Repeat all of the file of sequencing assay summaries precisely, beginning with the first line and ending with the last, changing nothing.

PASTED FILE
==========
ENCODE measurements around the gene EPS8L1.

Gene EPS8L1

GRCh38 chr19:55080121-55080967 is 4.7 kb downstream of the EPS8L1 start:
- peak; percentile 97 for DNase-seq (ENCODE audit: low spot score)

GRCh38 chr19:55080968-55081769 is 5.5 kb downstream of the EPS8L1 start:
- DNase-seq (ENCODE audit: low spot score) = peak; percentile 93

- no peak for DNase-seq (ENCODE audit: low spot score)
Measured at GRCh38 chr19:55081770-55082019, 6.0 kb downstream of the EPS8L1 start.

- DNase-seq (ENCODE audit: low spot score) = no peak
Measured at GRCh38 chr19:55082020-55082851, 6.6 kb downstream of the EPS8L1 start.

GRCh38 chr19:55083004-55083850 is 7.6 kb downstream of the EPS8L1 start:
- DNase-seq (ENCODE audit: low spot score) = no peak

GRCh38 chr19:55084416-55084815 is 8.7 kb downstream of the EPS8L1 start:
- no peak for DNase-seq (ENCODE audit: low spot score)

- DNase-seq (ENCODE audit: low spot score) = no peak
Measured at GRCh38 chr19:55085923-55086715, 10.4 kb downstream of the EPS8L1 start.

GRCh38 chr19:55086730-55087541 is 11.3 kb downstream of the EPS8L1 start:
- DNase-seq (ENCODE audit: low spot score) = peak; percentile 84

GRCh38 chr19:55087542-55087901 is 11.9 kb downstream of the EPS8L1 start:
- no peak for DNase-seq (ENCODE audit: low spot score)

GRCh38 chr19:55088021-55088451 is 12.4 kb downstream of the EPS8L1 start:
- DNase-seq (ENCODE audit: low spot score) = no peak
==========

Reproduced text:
ENCODE measurements around the gene EPS8L1.

Gene EPS8L1

GRCh38 chr19:55080121-55080967 is 4.7 kb downstream of the EPS8L1 start:
- peak; percentile 97 for DNase-seq (ENCODE audit: low spot score)

GRCh38 chr19:55080968-55081769 is 5.5 kb downstream of the EPS8L1 start:
- DNase-seq (ENCODE audit: low spot score) = peak; percentile 93

- no peak for DNase-seq (ENCODE audit: low spot score)
Measured at GRCh38 chr19:55081770-55082019, 6.0 kb downstream of the EPS8L1 start.

- DNase-seq (ENCODE audit: low spot score) = no peak
Measured at GRCh38 chr19:55082020-55082851, 6.6 kb downstream of the EPS8L1 start.

GRCh38 chr19:55083004-55083850 is 7.6 kb downstream of the EPS8L1 start:
- DNase-seq (ENCODE audit: low spot score) = no peak

GRCh38 chr19:55084416-55084815 is 8.7 kb downstream of the EPS8L1 start:
- no peak for DNase-seq (ENCODE audit: low spot score)

- DNase-seq (ENCODE audit: low spot score) = no peak
Measured at GRCh38 chr19:55085923-55086715, 10.4 kb downstream of the EPS8L1 start.

GRCh38 chr19:55086730-55087541 is 11.3 kb downstream of the EPS8L1 start:
- DNase-seq (ENCODE audit: low spot score) = peak; percentile 84

GRCh38 chr19:55087542-55087901 is 11.9 kb downstream of the EPS8L1 start:
- no peak for DNase-seq (ENCODE audit: low spot score)

GRCh38 chr19:55088021-55088451 is 12.4 kb downstream of the EPS8L1 start:
- DNase-seq (ENCODE audit: low spot score) = no peak